It has actually allowed me to grow my business, brand, and reach more people in a fruitful way. Because of COVID, I have had so many artists tapping in with me wanting press and publicity like never before. It has taught me the power in my gifts and the ways I can creatively impact the world on an infinite level.
We feel it’s especially difficult for those transitioning out of college right now and into the music industry. Do you have any advice for them? Are there any organizations, sites, or other resources that can be beneficial to their job search that you know of?
The best advice I have for someone transitioning into the industry from college is to get a mentor. It is something I didn't do and it would have made a big impact on my life and career.
"Mentorship is so important as you always need someone in the industry to watch over and protect you. NABJ (National Association of Black Journalists) is a great organization for anyone in media to join."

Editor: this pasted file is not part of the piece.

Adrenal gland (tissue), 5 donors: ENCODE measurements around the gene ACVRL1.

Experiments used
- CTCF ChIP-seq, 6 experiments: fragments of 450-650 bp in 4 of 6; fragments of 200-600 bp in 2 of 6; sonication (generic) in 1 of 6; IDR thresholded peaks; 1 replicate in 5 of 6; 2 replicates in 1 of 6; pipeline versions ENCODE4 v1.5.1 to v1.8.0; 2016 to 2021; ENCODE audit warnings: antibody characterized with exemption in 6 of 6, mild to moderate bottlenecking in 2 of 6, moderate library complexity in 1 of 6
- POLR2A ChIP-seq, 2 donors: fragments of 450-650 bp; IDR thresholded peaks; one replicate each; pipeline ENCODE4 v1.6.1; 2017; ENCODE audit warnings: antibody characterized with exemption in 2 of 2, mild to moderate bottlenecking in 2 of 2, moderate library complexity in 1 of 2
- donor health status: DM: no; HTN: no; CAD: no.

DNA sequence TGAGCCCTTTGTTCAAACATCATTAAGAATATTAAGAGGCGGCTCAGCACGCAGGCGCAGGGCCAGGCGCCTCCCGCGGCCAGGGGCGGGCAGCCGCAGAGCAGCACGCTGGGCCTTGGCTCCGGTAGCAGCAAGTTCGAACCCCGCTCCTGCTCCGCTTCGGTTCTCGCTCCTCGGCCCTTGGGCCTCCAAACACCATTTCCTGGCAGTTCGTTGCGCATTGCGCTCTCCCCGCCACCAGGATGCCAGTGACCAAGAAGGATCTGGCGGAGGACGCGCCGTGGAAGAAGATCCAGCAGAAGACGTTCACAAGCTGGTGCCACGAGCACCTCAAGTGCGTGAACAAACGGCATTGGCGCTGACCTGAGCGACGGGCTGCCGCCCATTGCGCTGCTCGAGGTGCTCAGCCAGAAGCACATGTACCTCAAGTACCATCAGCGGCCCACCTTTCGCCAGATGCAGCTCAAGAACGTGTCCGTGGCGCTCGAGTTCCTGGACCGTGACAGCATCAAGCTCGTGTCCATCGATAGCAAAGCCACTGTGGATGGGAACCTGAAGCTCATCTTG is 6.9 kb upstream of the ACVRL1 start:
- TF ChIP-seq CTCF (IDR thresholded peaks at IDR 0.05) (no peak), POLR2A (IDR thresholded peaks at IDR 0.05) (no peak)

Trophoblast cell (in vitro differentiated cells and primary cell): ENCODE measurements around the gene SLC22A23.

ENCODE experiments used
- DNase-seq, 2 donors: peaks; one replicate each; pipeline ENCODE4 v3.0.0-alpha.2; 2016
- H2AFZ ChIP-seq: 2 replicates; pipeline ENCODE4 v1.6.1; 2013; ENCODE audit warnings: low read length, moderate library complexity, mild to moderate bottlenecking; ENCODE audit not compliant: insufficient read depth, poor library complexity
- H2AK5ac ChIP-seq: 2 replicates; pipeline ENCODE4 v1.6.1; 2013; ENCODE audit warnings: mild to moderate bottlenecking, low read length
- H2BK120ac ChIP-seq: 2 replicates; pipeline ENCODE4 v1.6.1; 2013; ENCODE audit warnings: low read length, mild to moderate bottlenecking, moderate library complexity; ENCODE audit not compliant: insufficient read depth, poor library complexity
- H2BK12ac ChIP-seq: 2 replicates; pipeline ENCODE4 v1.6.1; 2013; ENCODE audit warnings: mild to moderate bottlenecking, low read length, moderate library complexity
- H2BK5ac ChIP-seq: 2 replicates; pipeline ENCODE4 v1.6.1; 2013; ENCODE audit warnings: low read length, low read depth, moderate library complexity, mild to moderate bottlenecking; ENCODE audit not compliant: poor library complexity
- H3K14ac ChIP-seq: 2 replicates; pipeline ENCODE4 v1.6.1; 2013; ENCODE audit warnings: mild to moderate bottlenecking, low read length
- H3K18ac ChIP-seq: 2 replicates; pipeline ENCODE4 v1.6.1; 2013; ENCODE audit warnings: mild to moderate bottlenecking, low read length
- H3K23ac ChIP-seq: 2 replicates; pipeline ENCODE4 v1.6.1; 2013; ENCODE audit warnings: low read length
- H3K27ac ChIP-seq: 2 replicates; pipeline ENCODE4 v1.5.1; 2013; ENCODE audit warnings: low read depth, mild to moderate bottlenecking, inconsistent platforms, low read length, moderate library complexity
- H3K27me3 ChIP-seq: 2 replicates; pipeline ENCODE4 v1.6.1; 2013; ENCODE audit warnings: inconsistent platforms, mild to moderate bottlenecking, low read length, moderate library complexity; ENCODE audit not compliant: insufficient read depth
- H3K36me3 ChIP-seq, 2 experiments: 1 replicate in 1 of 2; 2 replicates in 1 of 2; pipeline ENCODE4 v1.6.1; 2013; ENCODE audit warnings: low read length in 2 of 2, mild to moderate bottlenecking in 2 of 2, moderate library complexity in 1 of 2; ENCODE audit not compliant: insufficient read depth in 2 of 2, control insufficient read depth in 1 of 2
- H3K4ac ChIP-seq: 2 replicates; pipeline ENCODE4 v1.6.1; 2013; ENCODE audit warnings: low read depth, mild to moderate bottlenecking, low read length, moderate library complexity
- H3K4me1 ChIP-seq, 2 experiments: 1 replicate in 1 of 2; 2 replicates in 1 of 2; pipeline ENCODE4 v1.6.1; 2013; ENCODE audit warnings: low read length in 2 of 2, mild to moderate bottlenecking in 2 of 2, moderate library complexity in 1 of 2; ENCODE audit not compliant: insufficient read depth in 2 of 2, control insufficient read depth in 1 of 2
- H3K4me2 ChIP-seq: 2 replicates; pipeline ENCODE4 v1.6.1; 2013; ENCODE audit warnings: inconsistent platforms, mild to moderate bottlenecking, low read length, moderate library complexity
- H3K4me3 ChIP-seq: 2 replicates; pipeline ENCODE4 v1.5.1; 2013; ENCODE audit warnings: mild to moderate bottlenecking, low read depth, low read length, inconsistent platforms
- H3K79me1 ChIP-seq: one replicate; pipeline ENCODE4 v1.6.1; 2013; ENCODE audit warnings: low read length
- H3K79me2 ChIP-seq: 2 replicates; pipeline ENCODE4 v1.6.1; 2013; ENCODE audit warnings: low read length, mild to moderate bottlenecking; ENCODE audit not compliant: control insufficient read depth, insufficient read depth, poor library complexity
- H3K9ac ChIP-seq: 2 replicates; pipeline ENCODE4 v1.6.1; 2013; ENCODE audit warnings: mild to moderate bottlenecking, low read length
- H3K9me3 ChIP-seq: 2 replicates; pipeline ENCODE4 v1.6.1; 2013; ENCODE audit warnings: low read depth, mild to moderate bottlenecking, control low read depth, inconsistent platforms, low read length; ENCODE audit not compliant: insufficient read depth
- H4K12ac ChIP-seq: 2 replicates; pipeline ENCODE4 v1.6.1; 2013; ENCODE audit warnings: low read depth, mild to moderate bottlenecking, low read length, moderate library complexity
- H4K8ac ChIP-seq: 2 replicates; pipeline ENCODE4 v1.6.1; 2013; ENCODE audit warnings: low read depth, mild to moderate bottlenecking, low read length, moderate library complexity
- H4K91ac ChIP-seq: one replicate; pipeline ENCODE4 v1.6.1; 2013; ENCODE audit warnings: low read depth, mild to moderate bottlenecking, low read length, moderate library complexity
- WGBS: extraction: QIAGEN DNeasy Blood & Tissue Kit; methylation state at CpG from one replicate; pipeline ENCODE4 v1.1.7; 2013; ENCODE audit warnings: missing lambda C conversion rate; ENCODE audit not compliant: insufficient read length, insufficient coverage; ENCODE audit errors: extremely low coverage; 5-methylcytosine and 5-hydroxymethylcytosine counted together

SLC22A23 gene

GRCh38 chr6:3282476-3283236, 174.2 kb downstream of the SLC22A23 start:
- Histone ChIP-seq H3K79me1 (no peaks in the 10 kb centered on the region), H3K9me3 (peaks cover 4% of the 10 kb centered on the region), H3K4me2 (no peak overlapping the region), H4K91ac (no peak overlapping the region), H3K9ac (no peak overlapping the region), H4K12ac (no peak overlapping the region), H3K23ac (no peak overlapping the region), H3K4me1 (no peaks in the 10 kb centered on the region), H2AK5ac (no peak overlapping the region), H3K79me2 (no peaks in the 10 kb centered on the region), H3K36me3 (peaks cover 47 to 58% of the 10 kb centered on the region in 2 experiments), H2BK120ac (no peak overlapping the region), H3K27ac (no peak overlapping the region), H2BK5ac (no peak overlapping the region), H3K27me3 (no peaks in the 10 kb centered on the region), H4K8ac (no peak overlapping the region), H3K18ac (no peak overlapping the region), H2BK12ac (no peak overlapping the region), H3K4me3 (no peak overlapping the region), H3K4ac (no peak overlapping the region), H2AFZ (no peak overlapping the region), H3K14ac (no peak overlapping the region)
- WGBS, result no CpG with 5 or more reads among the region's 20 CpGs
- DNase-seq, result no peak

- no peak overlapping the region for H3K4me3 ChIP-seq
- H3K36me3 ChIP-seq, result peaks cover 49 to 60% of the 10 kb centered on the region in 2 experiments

How do you manage your artists expectations as their publicist?
I make sure that respect is given before anything. I manage their expectations by setting up times for us to talk daily and being transparent with them. I make sure to provide lucrative opportunities for my clientele that I know is beneficial to the growth of their career and life.
Sometimes it is impossible to meet all of your artists needs but it’s more important to be transparent, open, and honest about everything pertaining to their business and career. You want to always establish trust with your artists.